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World Bank Group reform
In light of this, Development Minister Svenja Schulze and other World Bank Governors proposed concrete reforms to the World Bank management in October 2022. The aim is to make the World Bank fit to face the challenges of the future. With its substantial financial capacity, the World Bank is in a position to help drive a socially just transformation of the global economy. And it has the potential to become a front runner when it comes to fighting poverty whilst tackling global crises such as climate change, biodiversity loss and pandemics.
The World Bank Group presented its vision for changing the institution in the form of an “Evolution Roadmap” in December 2022. The reforms are to be defined in more specific terms before the World Bank Group Annual Meeting in autumn 2023. The BMZ is committed to making the World Bank Group a key supporter of a just, socially and environmentally sound transformation. This is vital to achieving sustainable development.
In order to be able to tackle global challenges and overlapping crises in a sustainable way, the World Bank needs to adapt its country-based business model and create incentives for investing in global public goods such as the climate, biodiversity and global health.
Concrete reform proposals for the World Bank Group
The World Bank Group needs a new kind of economic approach. It is not just about economic growth, it is also about the impact that this growth has on society and the environment. Sustainability and resilience need to become core goals of the Bank and guide its analysis and operations. Minister Schulze is working to establish a new way of measuring prosperity within the Bank and thus give a different quality to the Bank’s economic policy recommendations. Growth is good if it benefits everyone, for example via social protection systems.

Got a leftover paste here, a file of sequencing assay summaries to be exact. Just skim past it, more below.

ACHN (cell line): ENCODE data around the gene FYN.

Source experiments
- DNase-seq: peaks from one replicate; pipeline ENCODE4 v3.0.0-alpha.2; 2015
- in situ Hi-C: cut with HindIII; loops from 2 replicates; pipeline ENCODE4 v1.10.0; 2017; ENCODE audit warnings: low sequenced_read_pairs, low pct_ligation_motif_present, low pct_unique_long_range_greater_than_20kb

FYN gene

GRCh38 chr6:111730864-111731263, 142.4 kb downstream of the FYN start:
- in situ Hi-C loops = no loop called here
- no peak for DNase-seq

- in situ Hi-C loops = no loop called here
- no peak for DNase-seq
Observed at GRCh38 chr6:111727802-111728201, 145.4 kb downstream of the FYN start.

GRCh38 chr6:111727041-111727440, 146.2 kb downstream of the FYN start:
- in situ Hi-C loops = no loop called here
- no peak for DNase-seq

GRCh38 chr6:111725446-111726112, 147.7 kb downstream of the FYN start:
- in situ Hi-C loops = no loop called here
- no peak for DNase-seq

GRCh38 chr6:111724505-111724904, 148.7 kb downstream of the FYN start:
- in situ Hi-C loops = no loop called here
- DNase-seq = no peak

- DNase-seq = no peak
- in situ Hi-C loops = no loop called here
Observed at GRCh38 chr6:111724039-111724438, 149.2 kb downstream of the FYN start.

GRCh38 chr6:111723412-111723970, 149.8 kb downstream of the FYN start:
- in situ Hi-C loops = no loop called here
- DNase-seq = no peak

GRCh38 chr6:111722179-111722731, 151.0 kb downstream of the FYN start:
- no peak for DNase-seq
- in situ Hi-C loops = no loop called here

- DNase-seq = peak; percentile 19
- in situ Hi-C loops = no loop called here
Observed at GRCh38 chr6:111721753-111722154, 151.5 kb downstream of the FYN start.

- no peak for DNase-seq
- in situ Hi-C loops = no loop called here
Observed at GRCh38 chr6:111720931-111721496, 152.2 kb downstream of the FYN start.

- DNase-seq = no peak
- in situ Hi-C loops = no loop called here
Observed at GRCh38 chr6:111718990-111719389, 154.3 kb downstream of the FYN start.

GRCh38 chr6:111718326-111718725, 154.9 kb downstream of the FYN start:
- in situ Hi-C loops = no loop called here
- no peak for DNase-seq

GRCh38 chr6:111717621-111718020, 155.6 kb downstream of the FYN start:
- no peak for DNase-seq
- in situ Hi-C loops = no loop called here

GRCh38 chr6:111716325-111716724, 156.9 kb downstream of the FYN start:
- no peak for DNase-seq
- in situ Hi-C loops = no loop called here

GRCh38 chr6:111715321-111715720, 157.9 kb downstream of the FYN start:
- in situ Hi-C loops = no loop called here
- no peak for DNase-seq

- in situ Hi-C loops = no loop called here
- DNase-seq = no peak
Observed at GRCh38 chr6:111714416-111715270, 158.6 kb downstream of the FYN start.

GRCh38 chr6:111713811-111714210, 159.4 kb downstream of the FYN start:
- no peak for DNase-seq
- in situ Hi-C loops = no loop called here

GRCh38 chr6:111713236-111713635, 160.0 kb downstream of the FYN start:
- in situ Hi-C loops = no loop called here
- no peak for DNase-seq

The German government is advocating a new vision for the World Bank that better reflects today’s global challenges. This means expanding on the Bank’s previous goals of ending extreme poverty and reducing inequality.
Current global challenges need to be reflected more strongly in the World Bank’s business model, and the Bank’s activities in developing countries and emerging economies need to be adjusted accordingly. One suggestion in this direction is to take a project’s positive and negative cross-border impacts into account when allocating funding and deciding on the terms of loans. By doing that, the World Bank will be able to create greater incentives for borrowing countries to invest in the protection and provision of global public goods.
The World Bank needs to channel its financing instruments more towards policy reform in developing countries and emerging economies that are facing global challenges. This includes cutting back on climate-damaging subsidies and creating an enabling environment for a sustainable and socially responsible private sector.
The World Bank Group needs to seek recommendations for making more efficient, more risk-tolerant use of its capital in order to be able to provide more funding for climate action and tackling cross-border challenges. The crucial point is to make use of the available capital while maintaining the institutions’ current AAA rating.
In future, loan agreements should include clauses regarding natural disasters and pandemics, which would allow borrowers to temporarily reduce debt service payments in times of crisis. This will give affected countries financial flexibility when their need is greatest.
As at: 20/03/2023